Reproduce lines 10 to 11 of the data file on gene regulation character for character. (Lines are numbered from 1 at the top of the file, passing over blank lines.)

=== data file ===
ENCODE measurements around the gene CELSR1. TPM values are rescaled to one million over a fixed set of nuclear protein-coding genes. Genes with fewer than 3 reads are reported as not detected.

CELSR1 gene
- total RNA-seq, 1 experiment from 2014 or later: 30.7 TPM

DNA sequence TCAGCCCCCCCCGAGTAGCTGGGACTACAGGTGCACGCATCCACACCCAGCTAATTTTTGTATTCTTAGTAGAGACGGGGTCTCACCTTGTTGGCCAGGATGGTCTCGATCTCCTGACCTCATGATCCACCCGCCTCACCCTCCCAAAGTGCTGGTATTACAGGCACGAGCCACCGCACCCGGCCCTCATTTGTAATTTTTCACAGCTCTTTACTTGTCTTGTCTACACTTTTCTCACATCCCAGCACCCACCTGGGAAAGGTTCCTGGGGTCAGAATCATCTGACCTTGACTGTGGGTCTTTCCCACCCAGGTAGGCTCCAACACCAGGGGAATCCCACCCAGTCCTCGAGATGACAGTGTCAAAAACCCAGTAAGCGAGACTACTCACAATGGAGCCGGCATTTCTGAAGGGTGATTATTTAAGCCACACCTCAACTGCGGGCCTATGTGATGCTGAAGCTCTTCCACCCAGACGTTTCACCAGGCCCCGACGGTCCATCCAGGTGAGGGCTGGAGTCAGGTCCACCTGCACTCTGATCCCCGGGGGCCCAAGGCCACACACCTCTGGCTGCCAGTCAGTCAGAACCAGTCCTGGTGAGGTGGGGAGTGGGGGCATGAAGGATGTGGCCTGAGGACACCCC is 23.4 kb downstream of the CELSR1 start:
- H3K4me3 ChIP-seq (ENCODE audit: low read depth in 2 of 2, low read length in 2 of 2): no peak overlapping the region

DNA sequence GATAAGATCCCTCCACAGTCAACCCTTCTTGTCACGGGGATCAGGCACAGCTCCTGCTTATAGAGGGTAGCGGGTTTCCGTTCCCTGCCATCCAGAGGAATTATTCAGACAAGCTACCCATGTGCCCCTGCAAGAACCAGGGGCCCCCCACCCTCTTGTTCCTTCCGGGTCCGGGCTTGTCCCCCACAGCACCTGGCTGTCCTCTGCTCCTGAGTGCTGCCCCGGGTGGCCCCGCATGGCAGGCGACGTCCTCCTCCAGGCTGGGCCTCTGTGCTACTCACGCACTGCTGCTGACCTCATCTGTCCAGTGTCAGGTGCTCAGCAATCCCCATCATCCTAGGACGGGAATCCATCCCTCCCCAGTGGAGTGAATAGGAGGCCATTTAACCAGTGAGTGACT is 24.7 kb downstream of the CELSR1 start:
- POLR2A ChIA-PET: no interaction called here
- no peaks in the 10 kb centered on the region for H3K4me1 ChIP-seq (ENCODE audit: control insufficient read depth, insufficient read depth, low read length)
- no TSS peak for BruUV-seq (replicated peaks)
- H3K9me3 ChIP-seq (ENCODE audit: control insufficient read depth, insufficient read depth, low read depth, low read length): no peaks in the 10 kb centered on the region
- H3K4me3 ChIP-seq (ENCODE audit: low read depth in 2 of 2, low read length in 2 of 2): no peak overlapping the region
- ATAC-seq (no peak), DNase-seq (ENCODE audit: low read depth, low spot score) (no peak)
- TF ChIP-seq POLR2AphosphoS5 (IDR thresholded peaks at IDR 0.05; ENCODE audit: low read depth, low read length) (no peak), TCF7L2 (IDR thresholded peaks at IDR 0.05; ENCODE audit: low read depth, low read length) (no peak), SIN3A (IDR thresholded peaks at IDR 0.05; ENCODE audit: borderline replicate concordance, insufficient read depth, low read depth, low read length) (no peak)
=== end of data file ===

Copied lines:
- H3K9me3 ChIP-seq (ENCODE audit: control insufficient read depth, insufficient read depth, low read depth, low read length): no peaks in the 10 kb centered on the region
- H3K4me3 ChIP-seq (ENCODE audit: low read depth in 2 of 2, low read length in 2 of 2): no peak overlapping the region